Skip to main content

Posts

Showing posts from January, 2020

Put Another Dime in the Jukebox: How Rock and Roll Illustrates Quantum States

Put on your headphones, crank up your speakers, and hit play:



Pete Townshend’s gritty guitar style may have helped define The Who’s sound, but it’s also the inspiration behind a recent Physical Review Letter. The wailing—even screeching—so characteristic of his style is a prime example of guitar feedback, which occurs when the amplifier’s noise makes it back to the guitar and causes the strings to vibrate. These vibrations are picked up by the microphone and amplified in turn until the note reaches ear-splitting levels—perfect for a chaotic rock concert:

Not all feedback is deafening, though. Those signs that flash your speed disapprovingly use feedback to encourage you to ease off the gas, and your heating system regulates itself the same way. Without feedback, cells could not maintain homeostasis —but the principle also has frightening implications for climate change

Regardless of the specifics, all feedback loops follow the same general pattern. It all starts when a system release…

A Watched Spaghetti Still Curls: Why the Pasta Won’t Lie Flat

Ah, spaghetti. There’s just something about the loveable dish that’s captured popular attention for decades, from the BBC’s spaghetti tree hoax to that famous kiss scene in Lady and the Tramp. But it’s also kept researchers busy with projects like feeding pasta through an MRI machine to see how it cooks, explaining why you just can’t keep sauce from covering your shirt, and building the ultimate spaghetti-snapping machine.

Third-year graduate student Nathaniel Goldberg is one of the latest researchers to try his hand at the floppy dish. He works in Dr. Oliver O’Reilly’s lab at the University of California Berkeley, which models all kinds of things—from plant stems to shoelaces—as slender rods, a one-dimensional mathematical construction. Maybe it’s a case of having a hammer and only seeing nails, but Goldberg can’t help but think about rods anywhere he looks. “The other day, I was looking out the window at all the palm trees and started thinking, Wow, that would be fun to model,” he s…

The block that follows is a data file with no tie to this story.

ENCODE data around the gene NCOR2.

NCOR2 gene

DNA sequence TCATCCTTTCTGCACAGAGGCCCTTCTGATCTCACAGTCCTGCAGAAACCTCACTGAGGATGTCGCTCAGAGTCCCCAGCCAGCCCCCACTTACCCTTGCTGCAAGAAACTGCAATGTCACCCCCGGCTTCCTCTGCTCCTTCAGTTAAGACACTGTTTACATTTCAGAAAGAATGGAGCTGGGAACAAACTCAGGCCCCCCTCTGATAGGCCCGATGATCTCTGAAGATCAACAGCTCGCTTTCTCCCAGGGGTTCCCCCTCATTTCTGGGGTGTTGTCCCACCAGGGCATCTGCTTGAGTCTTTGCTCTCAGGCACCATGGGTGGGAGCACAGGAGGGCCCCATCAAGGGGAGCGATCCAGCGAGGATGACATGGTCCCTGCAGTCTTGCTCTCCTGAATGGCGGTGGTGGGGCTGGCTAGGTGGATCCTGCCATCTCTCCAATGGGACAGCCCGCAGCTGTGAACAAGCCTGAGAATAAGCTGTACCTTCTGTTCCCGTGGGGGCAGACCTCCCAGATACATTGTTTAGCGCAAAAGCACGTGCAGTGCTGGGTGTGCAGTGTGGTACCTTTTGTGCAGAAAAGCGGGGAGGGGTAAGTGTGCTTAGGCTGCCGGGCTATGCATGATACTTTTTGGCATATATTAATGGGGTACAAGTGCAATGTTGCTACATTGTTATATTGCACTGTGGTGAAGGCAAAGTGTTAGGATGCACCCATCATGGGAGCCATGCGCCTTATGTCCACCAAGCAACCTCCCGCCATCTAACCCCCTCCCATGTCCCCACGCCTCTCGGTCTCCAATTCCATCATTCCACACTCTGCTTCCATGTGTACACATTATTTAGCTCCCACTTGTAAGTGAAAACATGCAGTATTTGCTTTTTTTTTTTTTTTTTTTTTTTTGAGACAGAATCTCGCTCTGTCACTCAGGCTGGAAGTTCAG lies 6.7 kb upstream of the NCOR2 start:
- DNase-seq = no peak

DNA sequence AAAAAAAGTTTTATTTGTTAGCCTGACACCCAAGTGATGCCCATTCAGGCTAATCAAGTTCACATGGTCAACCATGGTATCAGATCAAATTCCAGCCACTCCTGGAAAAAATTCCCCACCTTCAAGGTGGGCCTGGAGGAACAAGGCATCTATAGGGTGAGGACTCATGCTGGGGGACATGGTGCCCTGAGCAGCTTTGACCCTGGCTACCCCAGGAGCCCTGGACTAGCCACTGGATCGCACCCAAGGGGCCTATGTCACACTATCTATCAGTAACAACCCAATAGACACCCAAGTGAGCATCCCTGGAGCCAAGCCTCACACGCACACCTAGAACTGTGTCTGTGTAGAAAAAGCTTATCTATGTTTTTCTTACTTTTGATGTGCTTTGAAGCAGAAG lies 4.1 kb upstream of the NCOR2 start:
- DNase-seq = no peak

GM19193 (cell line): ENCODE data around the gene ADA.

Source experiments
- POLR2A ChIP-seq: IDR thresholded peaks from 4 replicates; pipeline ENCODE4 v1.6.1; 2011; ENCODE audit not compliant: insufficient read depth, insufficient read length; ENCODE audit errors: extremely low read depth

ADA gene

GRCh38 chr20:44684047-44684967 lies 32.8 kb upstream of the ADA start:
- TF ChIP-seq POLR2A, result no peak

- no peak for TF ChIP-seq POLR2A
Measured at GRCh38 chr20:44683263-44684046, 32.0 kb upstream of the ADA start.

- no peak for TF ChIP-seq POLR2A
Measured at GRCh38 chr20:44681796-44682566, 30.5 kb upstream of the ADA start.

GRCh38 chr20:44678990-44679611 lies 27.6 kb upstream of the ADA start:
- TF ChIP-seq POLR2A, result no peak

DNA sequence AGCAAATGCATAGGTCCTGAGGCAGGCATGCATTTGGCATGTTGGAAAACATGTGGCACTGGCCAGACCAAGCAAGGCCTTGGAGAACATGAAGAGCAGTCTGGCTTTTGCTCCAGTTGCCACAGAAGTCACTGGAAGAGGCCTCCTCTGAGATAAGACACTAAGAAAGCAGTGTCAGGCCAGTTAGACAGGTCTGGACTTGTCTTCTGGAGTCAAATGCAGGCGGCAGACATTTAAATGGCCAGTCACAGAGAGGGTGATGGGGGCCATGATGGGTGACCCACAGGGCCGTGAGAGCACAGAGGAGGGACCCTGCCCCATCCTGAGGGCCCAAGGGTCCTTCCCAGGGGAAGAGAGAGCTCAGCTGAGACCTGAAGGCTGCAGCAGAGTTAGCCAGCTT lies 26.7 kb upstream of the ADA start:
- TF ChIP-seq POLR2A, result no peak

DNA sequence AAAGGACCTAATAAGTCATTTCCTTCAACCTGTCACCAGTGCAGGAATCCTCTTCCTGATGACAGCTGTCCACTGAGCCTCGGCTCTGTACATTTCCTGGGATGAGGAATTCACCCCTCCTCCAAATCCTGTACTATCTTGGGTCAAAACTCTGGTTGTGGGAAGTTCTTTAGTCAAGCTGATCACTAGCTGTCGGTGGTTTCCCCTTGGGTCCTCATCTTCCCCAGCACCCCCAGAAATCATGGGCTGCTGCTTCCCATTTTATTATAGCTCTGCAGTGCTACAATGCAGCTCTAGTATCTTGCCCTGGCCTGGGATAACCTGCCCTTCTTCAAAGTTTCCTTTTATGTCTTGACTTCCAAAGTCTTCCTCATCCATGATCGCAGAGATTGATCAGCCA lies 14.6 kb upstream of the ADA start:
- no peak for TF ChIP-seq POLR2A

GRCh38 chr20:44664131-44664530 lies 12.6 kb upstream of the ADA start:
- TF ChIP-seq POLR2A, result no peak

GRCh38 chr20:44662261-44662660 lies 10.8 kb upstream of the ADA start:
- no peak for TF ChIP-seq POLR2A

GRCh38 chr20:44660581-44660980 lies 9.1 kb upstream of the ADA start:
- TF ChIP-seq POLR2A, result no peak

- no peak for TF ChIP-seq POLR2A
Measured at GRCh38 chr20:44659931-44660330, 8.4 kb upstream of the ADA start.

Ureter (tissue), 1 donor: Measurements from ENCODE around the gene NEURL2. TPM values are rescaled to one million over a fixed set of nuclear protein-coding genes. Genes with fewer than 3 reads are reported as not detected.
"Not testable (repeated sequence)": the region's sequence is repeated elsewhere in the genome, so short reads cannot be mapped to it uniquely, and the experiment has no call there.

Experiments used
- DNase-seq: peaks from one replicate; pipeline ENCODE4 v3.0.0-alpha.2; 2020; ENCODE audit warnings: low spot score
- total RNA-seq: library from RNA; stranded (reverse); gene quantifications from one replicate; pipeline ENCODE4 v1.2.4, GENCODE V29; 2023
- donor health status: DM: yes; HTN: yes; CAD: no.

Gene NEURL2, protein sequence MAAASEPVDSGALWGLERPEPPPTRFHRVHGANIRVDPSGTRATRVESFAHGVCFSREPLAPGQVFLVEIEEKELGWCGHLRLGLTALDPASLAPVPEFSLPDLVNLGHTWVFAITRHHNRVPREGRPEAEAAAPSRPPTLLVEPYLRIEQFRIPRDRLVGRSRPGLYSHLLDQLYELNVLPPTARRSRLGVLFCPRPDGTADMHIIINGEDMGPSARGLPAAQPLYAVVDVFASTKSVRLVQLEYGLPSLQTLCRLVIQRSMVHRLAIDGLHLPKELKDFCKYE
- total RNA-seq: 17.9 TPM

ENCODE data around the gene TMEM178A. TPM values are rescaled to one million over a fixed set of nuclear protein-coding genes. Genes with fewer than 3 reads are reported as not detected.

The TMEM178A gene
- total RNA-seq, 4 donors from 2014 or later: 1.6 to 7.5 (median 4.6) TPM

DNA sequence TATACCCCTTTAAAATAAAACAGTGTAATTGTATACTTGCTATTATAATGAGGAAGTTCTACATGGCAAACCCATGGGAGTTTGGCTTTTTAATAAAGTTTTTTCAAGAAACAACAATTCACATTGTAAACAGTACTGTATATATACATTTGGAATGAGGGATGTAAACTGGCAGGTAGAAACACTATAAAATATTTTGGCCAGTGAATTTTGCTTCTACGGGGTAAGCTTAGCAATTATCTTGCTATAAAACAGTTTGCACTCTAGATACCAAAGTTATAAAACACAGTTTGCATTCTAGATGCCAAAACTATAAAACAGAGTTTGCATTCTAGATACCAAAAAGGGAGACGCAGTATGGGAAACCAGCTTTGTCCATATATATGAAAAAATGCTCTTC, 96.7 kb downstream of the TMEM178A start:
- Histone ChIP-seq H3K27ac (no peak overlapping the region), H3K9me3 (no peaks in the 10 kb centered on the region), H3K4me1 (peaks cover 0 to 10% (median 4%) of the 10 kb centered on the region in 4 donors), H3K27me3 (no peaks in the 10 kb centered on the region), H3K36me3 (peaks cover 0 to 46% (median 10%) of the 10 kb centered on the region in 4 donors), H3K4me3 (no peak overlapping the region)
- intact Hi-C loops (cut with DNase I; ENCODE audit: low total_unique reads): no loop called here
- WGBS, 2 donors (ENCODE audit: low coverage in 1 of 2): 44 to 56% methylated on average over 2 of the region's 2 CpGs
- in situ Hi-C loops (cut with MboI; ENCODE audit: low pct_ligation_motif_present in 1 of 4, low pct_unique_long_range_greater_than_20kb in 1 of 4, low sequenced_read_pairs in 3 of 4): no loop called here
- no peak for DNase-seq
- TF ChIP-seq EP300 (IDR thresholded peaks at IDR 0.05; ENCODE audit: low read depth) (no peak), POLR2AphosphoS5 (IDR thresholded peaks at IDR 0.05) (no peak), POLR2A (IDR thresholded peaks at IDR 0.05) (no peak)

Biophysical Signatures of Extraterrestrial Life

At this year’s meeting of the American Geophysical Union, over 28,000 earth scientists stormed the streets of San Francisco with their puffy jackets, REI backpacks, and flannels; they were decked out to sit inside and talk about the latest discoveries in earth science (and drink over 4,500 cups of coffee). In one room, however, a small group of scientists were talking about science on planets a bit further away.

Reader, they were talking about aliens.

Finding life on other planets is no easy task, and it’s not likely we’ll find tiny little green dudes. Even finding microbes would be difficult. It’s possible that planets in our solar system had life long ago, but changing conditions have rendered them uninhabitable.

We don’t even know how life is created on earth, so how are we supposed to see how it created on other planets?

So, instead of looking for life itself, we need to look for signs. Looking for traces of life on other planets is not as easy as looking for fossils, footprints…

How Acoustics Might Help Prevent Car Accidents

Car seats save lives, but ultimately the best way to protect passengers is to prevent crashes from happening in the first place. Prevention has been tackled from many different directions–insurance incentives for defensive driving, legal consequences for reckless driving, backup cameras, more effective headlights, reduced speed limits, and safer intersections, among others. But it’s still not enough.

One of the more recent prevention approaches is outfitting cars with advanced collision warning systems. By integrating radar, laser, camera, and sometimes sonar technology, these systems use math and physics to determine the relative speed between the car and objects in its path. If a system senses that the car is approaching a slow-moving vehicle or stationary object too quickly, it beeps, vibrates, or otherwise prompts the drivers to react.

Drivers don’t always react appropriately or quickly enough though, so many car manufacturers are now combining warning systems with automatic brak…